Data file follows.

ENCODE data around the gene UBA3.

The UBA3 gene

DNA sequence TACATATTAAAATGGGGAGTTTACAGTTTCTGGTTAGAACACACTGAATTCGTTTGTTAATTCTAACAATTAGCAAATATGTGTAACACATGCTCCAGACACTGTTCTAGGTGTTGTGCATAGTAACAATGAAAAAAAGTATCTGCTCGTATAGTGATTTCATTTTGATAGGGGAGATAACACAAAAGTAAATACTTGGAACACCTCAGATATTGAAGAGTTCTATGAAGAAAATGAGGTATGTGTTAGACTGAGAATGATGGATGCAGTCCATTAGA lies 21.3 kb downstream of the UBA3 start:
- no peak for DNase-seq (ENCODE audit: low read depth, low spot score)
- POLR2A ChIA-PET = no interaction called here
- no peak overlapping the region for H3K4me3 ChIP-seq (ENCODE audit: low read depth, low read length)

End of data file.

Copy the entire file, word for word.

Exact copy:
ENCODE data around the gene UBA3.

The UBA3 gene

DNA sequence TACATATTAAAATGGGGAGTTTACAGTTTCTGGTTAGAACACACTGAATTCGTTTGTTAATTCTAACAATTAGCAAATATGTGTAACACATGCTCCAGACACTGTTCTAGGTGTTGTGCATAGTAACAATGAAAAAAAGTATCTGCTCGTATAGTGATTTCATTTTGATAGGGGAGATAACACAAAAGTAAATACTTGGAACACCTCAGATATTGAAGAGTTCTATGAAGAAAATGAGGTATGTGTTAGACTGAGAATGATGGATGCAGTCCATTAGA lies 21.3 kb downstream of the UBA3 start:
- no peak for DNase-seq (ENCODE audit: low read depth, low spot score)
- POLR2A ChIA-PET = no interaction called here
- no peak overlapping the region for H3K4me3 ChIP-seq (ENCODE audit: low read depth, low read length)